Richard Falconer died in March 2022 of motor neuron disease (MND), becoming the second member of his family to have their life cut short by MND, following the death of cousin Brian in 2017.
Now Richard’s brother, Stuart Falconer, is taking on an epic fundraiser to help raise funds for others affected by the disease.
Starting in East Lothian at 8am on Thursday June (30), Stuart’s ‘Fast4’ tennis challenge will finish in Orkney – the place Richard had called home since 1995 – at around 8pm on Sunday (July 3).
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Speaking about the inspiration behind the challenge, Pencaitland resident Stuart said: “Tennis has always been a favourite pastime of mine since I started playing at age ten, so when I was thinking of how I might be able to raise some money for MND Scotland, it made sense to try and factor it in.
“Although Richard wasn't really a tennis fan, in recent years he had started to enjoy a social game of ‘Touch Tennis’ with friends at his local sports centre, so that was another tennis connection.”
Fast4 Tennis is a format for playing tennis with modified rules that leads to shorter match times, a factor which Stuart hopes will help him to complete his trip on schedule.
Stuart continued: “I knew to raise money, it had to be a challenge that would catch people’s attention and considering we’ve just surpassed my initial fundraising target, I think the idea of playing 40 games in four days has managed to do that.”
MND is a rapidly progressing terminal illness, which stops signals from the brain reaching the muscles and this can cause someone to lose the ability to walk, talk, eat, drink or breathe unaided. Average life expectancy is just 18 months from diagnosis.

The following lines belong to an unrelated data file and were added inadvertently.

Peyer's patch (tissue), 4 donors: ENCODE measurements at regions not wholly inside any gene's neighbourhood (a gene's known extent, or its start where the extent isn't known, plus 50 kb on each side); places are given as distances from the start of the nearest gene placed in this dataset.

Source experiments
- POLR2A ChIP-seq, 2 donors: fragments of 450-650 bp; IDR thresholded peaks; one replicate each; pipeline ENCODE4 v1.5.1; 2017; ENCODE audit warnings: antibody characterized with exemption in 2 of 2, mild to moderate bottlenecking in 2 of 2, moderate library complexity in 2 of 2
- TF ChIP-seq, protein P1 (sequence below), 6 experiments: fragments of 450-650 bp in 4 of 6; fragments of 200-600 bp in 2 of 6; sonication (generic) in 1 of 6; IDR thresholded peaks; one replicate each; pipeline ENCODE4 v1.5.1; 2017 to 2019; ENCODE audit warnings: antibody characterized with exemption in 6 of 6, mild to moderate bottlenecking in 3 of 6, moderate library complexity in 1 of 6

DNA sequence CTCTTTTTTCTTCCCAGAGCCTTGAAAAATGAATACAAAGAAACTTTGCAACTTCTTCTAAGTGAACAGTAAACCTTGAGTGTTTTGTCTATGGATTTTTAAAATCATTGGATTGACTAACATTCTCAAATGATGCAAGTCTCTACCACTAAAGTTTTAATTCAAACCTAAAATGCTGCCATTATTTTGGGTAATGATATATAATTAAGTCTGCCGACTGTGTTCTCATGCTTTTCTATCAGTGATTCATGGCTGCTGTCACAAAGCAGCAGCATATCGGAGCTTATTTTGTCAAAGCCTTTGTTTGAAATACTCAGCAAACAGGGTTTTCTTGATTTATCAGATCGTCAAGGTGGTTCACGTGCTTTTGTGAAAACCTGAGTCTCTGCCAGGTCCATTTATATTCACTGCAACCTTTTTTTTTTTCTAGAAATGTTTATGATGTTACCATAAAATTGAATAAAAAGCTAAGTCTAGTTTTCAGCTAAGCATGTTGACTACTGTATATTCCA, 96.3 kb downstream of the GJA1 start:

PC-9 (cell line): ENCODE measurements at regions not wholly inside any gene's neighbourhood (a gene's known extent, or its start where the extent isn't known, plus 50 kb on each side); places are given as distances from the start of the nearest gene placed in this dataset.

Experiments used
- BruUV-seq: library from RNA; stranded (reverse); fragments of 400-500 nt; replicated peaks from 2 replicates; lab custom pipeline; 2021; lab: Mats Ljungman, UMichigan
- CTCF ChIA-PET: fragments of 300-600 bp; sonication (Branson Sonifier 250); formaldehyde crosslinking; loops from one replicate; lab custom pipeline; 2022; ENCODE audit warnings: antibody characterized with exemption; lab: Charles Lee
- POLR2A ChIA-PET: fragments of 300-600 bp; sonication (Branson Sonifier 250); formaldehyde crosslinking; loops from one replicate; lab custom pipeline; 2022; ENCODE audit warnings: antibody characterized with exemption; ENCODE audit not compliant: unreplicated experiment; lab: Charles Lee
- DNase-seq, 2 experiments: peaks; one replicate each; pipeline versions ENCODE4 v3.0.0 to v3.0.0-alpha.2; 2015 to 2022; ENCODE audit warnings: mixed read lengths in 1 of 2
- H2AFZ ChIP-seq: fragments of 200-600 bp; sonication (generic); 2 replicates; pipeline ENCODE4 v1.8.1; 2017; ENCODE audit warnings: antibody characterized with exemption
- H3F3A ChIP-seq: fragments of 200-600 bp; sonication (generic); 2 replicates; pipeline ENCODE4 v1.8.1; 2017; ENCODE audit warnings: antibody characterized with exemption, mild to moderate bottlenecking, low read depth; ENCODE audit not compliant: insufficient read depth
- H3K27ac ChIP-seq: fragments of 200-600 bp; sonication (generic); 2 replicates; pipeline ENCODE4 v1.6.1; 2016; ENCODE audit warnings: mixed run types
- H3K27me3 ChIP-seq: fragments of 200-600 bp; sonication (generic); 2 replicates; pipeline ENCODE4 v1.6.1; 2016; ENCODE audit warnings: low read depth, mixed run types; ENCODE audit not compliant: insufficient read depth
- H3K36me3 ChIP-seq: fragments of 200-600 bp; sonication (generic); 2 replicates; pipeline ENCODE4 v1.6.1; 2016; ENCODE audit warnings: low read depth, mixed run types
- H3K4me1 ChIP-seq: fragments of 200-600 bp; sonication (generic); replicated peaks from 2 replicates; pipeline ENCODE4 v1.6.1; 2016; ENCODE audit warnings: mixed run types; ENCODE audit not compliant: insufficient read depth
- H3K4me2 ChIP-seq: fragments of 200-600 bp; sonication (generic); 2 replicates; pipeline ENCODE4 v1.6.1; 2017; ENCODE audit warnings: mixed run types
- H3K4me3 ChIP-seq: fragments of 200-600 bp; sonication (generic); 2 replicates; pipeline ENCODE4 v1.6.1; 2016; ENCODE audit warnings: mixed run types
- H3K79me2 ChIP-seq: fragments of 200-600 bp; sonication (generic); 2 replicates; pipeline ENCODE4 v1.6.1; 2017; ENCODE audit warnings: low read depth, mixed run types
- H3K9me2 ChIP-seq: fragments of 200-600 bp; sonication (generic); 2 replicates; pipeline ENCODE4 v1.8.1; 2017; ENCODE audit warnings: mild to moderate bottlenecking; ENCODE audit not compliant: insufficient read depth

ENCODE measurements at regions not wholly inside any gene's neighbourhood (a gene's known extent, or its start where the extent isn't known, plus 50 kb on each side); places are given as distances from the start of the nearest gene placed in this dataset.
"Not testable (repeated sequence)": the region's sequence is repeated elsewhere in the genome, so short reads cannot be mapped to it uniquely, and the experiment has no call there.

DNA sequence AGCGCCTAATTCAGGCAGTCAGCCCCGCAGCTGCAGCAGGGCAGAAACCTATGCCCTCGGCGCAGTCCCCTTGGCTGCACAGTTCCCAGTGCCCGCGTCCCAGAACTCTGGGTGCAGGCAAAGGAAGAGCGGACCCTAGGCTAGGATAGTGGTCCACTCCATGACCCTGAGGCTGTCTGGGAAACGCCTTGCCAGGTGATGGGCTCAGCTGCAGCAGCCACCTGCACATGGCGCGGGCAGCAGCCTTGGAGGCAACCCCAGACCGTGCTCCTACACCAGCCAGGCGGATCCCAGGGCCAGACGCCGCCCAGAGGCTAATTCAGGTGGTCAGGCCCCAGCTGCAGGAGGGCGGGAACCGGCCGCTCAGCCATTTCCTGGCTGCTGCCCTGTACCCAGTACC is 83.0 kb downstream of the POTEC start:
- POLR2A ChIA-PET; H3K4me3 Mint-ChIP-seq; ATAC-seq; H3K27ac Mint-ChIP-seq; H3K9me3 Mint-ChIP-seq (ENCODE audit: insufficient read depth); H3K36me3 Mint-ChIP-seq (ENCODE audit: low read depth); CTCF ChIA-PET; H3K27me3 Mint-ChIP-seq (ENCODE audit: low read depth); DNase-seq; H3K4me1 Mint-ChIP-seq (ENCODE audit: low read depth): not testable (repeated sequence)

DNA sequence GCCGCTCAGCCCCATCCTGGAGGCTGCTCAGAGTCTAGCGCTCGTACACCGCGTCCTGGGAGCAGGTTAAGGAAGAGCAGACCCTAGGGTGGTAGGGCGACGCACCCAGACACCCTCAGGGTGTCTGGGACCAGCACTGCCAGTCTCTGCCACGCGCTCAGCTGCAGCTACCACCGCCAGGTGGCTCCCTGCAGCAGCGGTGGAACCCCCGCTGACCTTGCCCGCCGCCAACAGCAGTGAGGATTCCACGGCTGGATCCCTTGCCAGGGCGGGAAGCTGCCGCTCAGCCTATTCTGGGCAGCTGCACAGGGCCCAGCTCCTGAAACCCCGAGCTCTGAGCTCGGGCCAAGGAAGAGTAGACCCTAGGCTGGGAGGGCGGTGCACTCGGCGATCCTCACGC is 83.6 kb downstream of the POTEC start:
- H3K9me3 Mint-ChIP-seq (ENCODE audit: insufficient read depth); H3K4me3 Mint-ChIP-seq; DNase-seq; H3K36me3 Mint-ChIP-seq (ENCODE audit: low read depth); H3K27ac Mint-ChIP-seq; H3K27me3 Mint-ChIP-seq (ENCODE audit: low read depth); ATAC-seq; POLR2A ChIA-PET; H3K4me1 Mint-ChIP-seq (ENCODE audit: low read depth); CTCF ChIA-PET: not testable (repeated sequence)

Richard first experienced symptoms of motor neuron disease (MND) when he began to feel breathless and soon after, began to also feel a loss of strength in his hands.
In August 2020, Richard received his MND diagnosis, having just retired at the age of 64.
As the disease progressed, Richard’s strength continued to deteriorate, with his regular walks with his dog and cycles becoming shorter, before stopping completely. He died less than two years from diagnosis.
Stuart said: “Richard had only just retired, and he was supposed to be starting a new chapter in his life, spending his time doing the things he enjoyed.
“Although he didn’t lose his ability to communicate until near the very end, he was a very practical person who loved being outdoors and to see MND strip him of his independence was very difficult.”
Rachel Maitland, MND Scotland’s CEO, said: “I am always inspired by the creative challenges people take on to raise money for MND Scotland and want to say a huge thank you to Stuart for taking on this unique feat.
“It's only because of people like Stuart that we're able to continue to provide essential support to everyone affected by MND and further the vital research that's taking us a step closer to a cure.”
You can support Stuart’s Fast4 fundraising journey by via https://www.justgiving.com/fundraising/fast4forty